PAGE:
The guiding ways of water can be found everywhere. There is an indigenous saying that the moon is the heart of the forest. Beyond just poetic imagery, the moon is, in fact, directly affecting the movement of water in all the trees and plants of the forest, gravitationally, pumping as a heart does. Biologists have studied how water moves and expands in trees and how, in addition to suction and ionic bonding, this movement might be linked to the cycles of the moon and the corresponding forces of lunar gravitational pull. While plants and trees devoutly look to the cycles of the moon for their rhythm in rise and fall, so, too, do the oceanic tides. Can we humans, as personal vessels of water, disbelieve that we are deeply influenced by these same lunar-water cycles?

 

Only modern humans have attempted to defile water’s natural flow, straightening it into rigid pipes, suppressing mighty river gyrations behind huge walled dams, and subjugating waterways to linear cement canals.

Since 1950, as the demand for water globally has more than tripled, the number of major dams worldwide has grown from 5,000 to 45,000. Many rivers have been drained dry because water is lost through evaporation in dammed reservoirs, and then diverted and siphoned off all along the length of a river, drastically decreasing or altogether stopping the flow.

In her book Last Oasis, Sandra Postel of the Global Water Policy Project tells us, “The Nile in Egypt, the Ganges in South Asia, the Amu Dar’ya and Syr Dar’ya in Central Asia, the Yellow River in China, and the Colorado River in North America are among the major rivers that are so dammed, diverted, or overtapped that little or no fresh water reaches its final destination for significant stretches of time.”

As a Californian, I am painfully aware of my state’s participation in the hijacking and heartbreak of the Colorado River. What happens to the well-being and very spirit of the water when we stop its primordial, sacred flow?

Water must move to live; it is its nature to be in vibrant motion. I cannot help but think that damming rivers is a great offense to the wild rights belonging to water. We speak, as we certainly must, about the universal human right to water, but I wish to add that we need to address water having its own rights. I believe that an inherent benefit of respecting the right of water to remain as undisturbed as possible will be the rediscovery of our own ecological and spiritual equipoise with this sacred element.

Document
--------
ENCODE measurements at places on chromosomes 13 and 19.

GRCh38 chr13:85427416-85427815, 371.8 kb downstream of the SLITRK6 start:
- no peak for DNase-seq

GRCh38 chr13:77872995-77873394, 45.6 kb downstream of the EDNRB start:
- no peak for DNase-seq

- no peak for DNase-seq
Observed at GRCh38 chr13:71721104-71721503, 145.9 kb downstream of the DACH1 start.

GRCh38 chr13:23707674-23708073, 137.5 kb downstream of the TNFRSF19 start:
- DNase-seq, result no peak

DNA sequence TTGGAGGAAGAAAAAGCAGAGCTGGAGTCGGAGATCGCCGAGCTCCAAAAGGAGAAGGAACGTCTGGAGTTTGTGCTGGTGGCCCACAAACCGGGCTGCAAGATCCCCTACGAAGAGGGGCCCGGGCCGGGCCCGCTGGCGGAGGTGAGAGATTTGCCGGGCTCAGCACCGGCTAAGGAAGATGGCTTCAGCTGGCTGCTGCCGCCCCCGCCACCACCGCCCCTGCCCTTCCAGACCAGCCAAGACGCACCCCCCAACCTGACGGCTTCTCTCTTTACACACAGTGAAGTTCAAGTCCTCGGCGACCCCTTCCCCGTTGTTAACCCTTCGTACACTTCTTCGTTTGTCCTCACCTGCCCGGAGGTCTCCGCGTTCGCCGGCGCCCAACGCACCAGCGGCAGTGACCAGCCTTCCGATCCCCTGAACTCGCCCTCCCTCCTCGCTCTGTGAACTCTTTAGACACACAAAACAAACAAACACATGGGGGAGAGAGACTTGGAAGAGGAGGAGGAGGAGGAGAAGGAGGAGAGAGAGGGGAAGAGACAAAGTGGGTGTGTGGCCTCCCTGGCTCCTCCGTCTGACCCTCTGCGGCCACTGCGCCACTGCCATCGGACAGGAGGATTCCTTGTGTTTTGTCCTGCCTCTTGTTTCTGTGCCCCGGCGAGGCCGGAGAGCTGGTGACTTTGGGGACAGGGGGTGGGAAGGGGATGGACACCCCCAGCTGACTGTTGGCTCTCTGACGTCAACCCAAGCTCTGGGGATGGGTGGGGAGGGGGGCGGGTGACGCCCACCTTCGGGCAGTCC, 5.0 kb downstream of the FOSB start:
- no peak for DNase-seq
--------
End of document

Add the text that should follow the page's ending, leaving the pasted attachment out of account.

Our ever-expanding industrial civilization uses water without restraint in almost every aspect of manufacturing and as a waste container for every contaminant imaginable. Today, due to chemical poisoning of waterways and waterborne diseases, millions of people die annually. A 2010 United Nations Environment Program study reports that at least 1.8 million of these fatalities are children under 5 years old—that is, one child every 20 seconds. Maude Barlow, director of the Blue Planet Project, warns us, “The destruction of aquatic ecosystem health, and the increasing water scarcity, are . . . the most pressing environmental problems facing humankind.”

Although in water-wealthy countries problems of scarcity are often hidden, most of the world is currently thirsting for pure, clean water to drink. People in many countries, most often the women, must walk for miles each day to collect water for their immediate needs, carrying containers that can weigh up to 50 pounds when they are full. Sadly, the hard-won water is often polluted and sickens the household. It is no wonder people in these regions are shocked to learn that other people flush their toilets with clean water.

Even though 70 percent of our Earth’s surface is water, the main portion of it, 97 percent, is salt water. Much of the remaining 3 percent that is fresh is held in snow and glaciers, leaving about 1 percent available. Unabated pollution is reducing the purity of this invaluable 1 percent. Further, the impact of climate change is increasing hot spots around the planet, while watershed runoff is being reduced from shrinking glaciers and fewer wet snowpacks. The ways of water are increasingly reflecting our human actions through a multitude of extremes: from long-term droughts and unseasonable floods to rising sea levels. As we look toward mitigating increasing water crises, we can no longer do so in isolation from the climate crisis, scientifically or politically.

At the same time, our human populations are rapidly growing, and scientists predict that by 2020, 35 nations will experience severe water shortages. Already, a third of Earth’s population is struggling as a result of inadequate freshwater supplies. It is important to remember that there is the same amount of water on our planet now as there was thousands of years ago, but the number of people has greatly increased. We need to listen to what the water is telling us and develop a new consciousness about this life-giving element. Good water practices are at the core of a viable Earth etiquette.

The importance of working together as a world community is one of the messages that water seems to be telling us. Mikhail Gorbachev, former president of the Soviet Union and current president of Green Cross International, wrote in the foreword to Water, The Drop of Life: “Without water security, social, economic and national stability are imperiled. This is magnified where water is shared across borders—and becomes crucial where water stress exists in regions of religious, territorial or ethnic tension. Thus we are faced with a mighty challenge.”

Water molecules do not exist individually, on their own; it is their very nature to be in continuous relationship with one another. At this poignant moment, can the global community, following water’s example, address our challenges collectively and come together with a new understanding of water as a sacred commons?